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Wind Beneath Your (Building) Wings

Wind is one of the biggies of the alternative energy world (along with solar, hydro, geothermal and biomass), but it notoriously has had drawbacks: it’s not always there, and when it is, you need lots of open space to harness it, because – well, let’s just say that windmill at your local putt-putt ain’t actual size. Now, those drawbacks are being mitigated with the advent of building-integrated wind turbines. These mini-windmills, designed to take advantage of the turbulent, gusty winds seen in cities, can be installed directly on buildings in high-density areas; no big, open fields necessary. The turbines supply some of a building’s power, lessening its dependence on the electrical grid. Self-sustaining buildings – workplaces, apartments and schools that are able to generate at least as much energy as they consume – are becoming reality, and wind turbines are playing a role. See them in action:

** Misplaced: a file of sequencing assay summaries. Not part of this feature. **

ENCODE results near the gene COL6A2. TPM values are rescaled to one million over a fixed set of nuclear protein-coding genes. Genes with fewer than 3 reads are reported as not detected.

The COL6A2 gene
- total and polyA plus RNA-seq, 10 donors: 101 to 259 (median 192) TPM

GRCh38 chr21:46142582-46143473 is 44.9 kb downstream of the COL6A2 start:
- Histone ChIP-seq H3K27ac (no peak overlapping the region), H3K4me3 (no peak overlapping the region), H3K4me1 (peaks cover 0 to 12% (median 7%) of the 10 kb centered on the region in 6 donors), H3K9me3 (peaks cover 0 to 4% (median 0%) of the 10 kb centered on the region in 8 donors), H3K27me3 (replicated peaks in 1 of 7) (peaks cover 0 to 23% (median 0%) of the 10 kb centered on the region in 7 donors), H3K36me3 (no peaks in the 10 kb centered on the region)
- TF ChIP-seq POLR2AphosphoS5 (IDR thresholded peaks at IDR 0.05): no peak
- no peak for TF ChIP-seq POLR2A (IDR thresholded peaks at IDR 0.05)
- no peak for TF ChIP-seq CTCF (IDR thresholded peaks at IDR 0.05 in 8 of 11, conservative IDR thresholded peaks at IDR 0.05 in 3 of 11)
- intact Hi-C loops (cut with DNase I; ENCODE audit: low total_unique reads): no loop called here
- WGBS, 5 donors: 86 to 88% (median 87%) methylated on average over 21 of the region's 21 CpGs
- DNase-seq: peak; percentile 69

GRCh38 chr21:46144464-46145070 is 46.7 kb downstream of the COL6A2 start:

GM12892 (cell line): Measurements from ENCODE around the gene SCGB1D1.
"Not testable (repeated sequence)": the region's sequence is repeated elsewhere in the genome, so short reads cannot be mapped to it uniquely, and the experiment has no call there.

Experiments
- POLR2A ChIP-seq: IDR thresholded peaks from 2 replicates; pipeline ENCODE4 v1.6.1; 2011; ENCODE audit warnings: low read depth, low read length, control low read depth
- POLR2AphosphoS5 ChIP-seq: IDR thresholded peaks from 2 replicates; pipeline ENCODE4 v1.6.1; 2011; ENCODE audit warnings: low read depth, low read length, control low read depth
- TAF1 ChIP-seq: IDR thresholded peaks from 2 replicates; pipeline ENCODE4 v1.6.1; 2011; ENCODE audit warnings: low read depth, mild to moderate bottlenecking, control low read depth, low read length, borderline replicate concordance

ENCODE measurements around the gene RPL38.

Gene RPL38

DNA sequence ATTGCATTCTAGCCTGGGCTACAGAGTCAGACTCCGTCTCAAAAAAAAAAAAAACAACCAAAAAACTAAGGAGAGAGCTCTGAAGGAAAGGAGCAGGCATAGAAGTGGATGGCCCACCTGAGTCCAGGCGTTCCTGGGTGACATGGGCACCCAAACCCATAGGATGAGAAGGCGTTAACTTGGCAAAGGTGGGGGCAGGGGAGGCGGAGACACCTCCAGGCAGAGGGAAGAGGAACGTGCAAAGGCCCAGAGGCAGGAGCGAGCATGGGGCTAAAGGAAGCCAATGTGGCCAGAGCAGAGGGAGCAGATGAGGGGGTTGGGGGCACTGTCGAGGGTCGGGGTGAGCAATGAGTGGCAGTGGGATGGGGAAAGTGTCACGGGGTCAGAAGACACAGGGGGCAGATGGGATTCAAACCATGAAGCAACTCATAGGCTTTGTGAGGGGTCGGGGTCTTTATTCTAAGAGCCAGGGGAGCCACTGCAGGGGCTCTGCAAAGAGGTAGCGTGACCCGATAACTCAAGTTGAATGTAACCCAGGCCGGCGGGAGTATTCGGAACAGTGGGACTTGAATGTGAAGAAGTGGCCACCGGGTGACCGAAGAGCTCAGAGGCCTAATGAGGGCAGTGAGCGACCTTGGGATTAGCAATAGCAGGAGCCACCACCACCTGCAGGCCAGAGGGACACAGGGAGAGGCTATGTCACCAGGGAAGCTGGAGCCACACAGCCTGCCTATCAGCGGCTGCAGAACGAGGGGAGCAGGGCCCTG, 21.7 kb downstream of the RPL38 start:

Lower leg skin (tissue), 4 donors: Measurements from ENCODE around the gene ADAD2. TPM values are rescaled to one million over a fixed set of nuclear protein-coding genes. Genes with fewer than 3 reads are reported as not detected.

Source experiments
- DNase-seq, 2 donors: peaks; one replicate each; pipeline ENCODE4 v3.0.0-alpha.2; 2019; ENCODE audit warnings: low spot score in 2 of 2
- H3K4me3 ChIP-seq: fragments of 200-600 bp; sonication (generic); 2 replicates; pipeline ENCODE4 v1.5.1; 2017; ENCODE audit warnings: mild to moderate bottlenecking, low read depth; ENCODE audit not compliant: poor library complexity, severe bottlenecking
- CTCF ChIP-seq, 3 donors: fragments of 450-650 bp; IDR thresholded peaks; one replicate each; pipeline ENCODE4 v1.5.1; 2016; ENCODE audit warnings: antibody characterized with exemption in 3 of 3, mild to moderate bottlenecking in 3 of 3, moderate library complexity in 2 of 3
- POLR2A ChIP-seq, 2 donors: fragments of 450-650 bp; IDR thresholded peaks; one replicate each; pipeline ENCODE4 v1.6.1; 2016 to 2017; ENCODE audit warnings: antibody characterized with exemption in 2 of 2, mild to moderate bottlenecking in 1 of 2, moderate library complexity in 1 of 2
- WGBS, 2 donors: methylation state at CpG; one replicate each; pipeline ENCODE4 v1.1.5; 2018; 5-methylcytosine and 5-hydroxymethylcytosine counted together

Chicago: The Ford Calumet Environmental Center, set to open next summer in an ecologically sensitive area of Chicago, is being designed with a “zero-impact footprint” goal, with wind turbines a major part of that plan.

Boston: The Logan Office Center at Boston’s Logan International Airport is adding 20 wind turbines to help offset its energy use.

Bahrain: The granddaddy of them all, the Bahrain World Trade Center, has no need for mini-windmills. They’re going with full-size turbines, lack of wide-open space be damned. Three 95-foot blades supply 11-15% of the two towers’ power, the first time windmills of that scale have been integrated into a building.

Let us know what you think. Can you see your office utilizing a windmill?

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“Wind Beneath Your (Building) Wings”

  1. Blogger Amber Says:

    Whoa -- that's a great idea! I just saw this show on the Discovery channel about renewable energy, and it is sickening to think about all this energy going to waste while I'm spending $3.40 a gallon on gas... at that''s considered cheap! thank you for the info.